Dangers of an Overweight Dog

Introduction

Imagine coming across a picture of a fat dog online. Analysing the picture, you might think, “Dogs are not meant to be overweight …” or “Surely, pets being fat, even rotund, is unacceptable?” 

The alarming fact is: pet obesity is actually on the rise and has been for numerous years. Obesity is detrimental to the health of the pets inflicted by this condition. 

In this article, we will explore the dangers that obesity in dogs entail. 

dangers of overweight dog

Photo by Benjamin Ilchmann on Unsplash 

Risks of dog obesity                            

There are numerous risks involved when a pet dog is overweight or obese. 

Dog obesity can be treated with the right dietary, weight loss and weight management plans. However, a study on the efficacy of a weight loss intervention in obese pet dogs revealed that the dogs were only successful at losing weight 63% of the time.

Thus, a weight loss plan does help an overweight dog to shed the excess weight, but the benefits of preventing obesity in the first place outweigh the struggles of curing it.

Dog owners can map out the best weight loss and management plans for their hefty canines in consultation with the veterinarian. To learn more about effective weight loss and weight management, see Dog Weight Loss - Diet Plan for Overweight Dogs.

The following are some dog obesity risks that can and should be avoided:

Diminished quality of life

Did you know that an overweight dog is an unhappy one? One study found that obesity had emotional consequences for pets.

In the study, the overweight pets that were surveyed scored worse for quality of life, pain and emotional disturbance, and vitality.

This essentially means it is likely that these pets did not lead active, enjoyable and pain-free lives. Instead, what they did experience was a lot of unnecessary pain and suffering.

Health risks 

Obesity in dogs can cause health risks; some of which are remediable while some are not. Diseases stemming from dog obesity include: 

Diabetes

Dogs can become diabetic when overweight.

Dog owners no doubt love their pets. However, when they inadvertently overfeed their dogs or feed them too much high calorie dog food, this leads to a higher glucose level in the dogs’ blood. 

Subsequently, this increases the dogs’ production of insulin in the pancreas — the hormone which signals to cells the need to grab glucose out of the bloodstream and burn it as fuel. 

If the demand for insulin continues over a long time, the pancreas fails to keep up and may eventually stop functioning. The lack of insulin then results in diabetes for the dogs, which is both irreversible and long term. 

The diabetic dogs will need daily shots to replace the missing insulin. Read more on the symptoms of diabetes in dogs.

Increased blood pressure

High blood pressure is common in overweight people. Similarly, dogs that go over their ideal weight are susceptible to this disease.

Canine high blood pressure is brought on by the narrowing of veins which then causes a restriction on the flow of blood.

The overweight dog’s heart, thus, has to work harder to pump blood throughout its body. This kind of strain may eventually lead to heart failure, which can be fatal for the dog.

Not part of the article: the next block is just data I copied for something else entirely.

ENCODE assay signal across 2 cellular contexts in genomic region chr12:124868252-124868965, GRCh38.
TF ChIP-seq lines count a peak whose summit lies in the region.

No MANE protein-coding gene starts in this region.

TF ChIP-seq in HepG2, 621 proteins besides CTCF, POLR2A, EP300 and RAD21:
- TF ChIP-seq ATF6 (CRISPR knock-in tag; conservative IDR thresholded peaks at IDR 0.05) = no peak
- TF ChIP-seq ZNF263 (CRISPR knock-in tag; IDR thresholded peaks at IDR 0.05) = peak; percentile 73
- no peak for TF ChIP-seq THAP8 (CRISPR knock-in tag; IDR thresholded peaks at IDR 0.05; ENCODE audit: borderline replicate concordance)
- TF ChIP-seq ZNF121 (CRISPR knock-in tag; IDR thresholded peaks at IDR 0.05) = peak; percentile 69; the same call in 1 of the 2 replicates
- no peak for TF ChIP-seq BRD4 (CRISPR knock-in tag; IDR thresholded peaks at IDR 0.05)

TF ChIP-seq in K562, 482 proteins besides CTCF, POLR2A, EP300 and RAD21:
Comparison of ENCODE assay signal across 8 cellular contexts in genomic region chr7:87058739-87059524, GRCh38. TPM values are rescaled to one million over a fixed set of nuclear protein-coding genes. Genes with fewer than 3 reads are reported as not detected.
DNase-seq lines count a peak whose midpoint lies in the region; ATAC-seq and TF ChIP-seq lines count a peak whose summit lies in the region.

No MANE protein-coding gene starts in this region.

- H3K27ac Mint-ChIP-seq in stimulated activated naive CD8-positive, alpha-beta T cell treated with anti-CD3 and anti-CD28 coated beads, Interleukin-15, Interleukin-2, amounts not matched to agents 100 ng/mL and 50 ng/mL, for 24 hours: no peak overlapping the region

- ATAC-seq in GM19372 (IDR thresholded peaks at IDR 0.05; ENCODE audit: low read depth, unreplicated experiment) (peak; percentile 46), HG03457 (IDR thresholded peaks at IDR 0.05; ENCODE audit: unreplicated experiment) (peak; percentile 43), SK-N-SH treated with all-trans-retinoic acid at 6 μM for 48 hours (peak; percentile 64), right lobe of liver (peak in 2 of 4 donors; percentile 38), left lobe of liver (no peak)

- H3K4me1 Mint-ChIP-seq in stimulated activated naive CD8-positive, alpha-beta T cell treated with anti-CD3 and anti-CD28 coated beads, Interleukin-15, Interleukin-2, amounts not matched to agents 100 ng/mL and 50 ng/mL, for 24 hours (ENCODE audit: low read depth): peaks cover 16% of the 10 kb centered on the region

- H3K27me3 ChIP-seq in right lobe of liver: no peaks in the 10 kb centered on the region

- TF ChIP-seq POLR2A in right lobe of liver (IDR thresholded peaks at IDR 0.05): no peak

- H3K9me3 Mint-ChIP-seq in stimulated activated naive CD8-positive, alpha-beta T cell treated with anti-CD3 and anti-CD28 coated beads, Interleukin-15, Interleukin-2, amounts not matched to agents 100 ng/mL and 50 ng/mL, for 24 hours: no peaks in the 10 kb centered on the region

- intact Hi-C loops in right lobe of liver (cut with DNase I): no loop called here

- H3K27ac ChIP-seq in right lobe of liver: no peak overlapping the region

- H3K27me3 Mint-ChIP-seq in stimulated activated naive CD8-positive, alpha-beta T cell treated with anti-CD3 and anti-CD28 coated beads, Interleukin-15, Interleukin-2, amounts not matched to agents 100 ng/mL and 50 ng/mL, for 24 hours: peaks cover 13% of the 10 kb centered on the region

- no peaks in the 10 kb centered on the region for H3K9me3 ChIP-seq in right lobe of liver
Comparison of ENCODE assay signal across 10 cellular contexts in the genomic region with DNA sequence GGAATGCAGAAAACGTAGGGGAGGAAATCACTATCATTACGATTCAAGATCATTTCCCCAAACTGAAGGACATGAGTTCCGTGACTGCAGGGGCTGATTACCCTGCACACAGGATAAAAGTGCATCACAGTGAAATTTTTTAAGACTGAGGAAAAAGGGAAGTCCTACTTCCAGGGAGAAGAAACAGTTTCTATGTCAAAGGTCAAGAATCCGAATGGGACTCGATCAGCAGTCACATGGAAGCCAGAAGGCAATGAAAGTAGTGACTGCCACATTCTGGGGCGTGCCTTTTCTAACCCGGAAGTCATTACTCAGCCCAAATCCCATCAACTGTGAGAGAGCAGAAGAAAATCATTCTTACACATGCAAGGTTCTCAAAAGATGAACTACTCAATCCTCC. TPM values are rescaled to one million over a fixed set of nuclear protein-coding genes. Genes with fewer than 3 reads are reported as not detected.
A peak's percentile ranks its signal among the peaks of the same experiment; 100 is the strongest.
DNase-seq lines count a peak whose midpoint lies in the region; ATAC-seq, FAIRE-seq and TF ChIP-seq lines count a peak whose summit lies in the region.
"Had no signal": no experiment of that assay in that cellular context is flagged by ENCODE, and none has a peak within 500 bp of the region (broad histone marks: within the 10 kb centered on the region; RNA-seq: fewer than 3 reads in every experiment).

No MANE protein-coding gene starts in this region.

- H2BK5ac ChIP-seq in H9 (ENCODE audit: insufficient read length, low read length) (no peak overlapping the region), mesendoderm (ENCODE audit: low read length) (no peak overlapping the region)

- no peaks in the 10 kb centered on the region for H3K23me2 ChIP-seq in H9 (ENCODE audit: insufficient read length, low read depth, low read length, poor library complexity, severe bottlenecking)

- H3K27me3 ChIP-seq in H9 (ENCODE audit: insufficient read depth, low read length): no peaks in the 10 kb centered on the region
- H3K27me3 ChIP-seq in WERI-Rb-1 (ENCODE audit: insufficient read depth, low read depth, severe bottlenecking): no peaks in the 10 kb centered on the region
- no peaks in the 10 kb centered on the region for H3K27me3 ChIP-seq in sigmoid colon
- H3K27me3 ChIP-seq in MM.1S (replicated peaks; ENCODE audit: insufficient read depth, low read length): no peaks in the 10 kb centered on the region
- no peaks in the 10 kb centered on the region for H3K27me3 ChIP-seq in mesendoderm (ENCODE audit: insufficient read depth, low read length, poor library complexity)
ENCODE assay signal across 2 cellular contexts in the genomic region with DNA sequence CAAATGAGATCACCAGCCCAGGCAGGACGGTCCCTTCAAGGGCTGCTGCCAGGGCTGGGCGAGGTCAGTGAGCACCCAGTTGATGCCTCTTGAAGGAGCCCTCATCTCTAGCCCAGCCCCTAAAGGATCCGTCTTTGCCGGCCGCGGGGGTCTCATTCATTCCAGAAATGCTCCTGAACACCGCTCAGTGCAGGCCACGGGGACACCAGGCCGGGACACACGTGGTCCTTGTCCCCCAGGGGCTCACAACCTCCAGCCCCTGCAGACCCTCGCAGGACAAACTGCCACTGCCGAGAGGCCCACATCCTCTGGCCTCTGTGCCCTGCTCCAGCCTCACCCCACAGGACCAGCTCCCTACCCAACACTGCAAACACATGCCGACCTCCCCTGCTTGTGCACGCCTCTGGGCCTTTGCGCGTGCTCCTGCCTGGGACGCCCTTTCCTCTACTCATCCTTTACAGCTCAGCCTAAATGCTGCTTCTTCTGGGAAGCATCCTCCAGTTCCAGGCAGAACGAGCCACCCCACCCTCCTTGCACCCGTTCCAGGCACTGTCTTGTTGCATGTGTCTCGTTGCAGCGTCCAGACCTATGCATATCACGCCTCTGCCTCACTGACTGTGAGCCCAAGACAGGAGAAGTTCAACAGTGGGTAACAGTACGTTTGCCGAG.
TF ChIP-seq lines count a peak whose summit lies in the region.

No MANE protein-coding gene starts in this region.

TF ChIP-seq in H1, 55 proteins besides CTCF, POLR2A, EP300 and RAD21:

Respiratory diseases

When a dog is overweight or obese, the excess weight puts a strain on its body, including its respiratory system. The dog’s lungs have to work twice as hard to supply oxygen.

obese dog

Photo by Isabela Kronemberger on Unsplash 

Overweight dogs are also more prone to a collapsing trachea and laryngeal paralysis — a serious condition affecting the larynx in a dog’s throat that causes breathing difficulties.

Damage to bones, joints and ligaments

An overweight dog’s surplus weight is likely to put pressure on its skeletal frame. In this case, the dog’s skeletal frame is subject to more load or stress than it is designed to support.

This is evident for dogs categorised as ‘obese’ in the dog weight chart, where their frames support tremendous weight. The weight is caused by the thick and prominent layer of fat covering their bodies due to obesity. You can refer to the dog weight chart for more details at How to Help an Underweight Dog Gain Weight.   

This prolonged strain puts overweight and obese dogs at a higher risk of joint damage. In fact, studies have shown that 25% of overweight dogs end up suffering from serious joint complications. 

Osteoarthritis — a painful joint disease which causes stiffness of the joints — is just one of such complications. For dogs that need more joint support, a supplement exclusively for the joints like Petcubes Wholistic Run Free may help.

Digestive disorders

Being overweight may induce digestive disorders in dogs (constipation, flatulence), which are unpleasant for both the canines and their owners.  

Skin diseases

Dogs that are overweight tend to have extra skin folds. This may attract bacterial infections, leading to skin irritation and redness, scratching and body odour.

Shortened life expectancy

Overweight or obese dogs have a decreased lifespan by as much as 2 to 2.5 years. This means that they will not be able to live as long as other dogs with optimum weight. 

Additionally, overweight dogs face a higher risk of sudden death.

Costly veterinary bills

Although costly veterinary care and bills affect the dog owner more than the dog, it is the poor canine that has to endure all the needed treatment — some of which will be needed for the rest of its lifespan.   

Final words

The most important thing as a dog owner is to understand why a pet dog has gained weight or become overweight — learn more here: Is My Dog Overweight?. That way, the exact contributing factors of the dog’s weight problems can be addressed and the dog can make a proper recovery.
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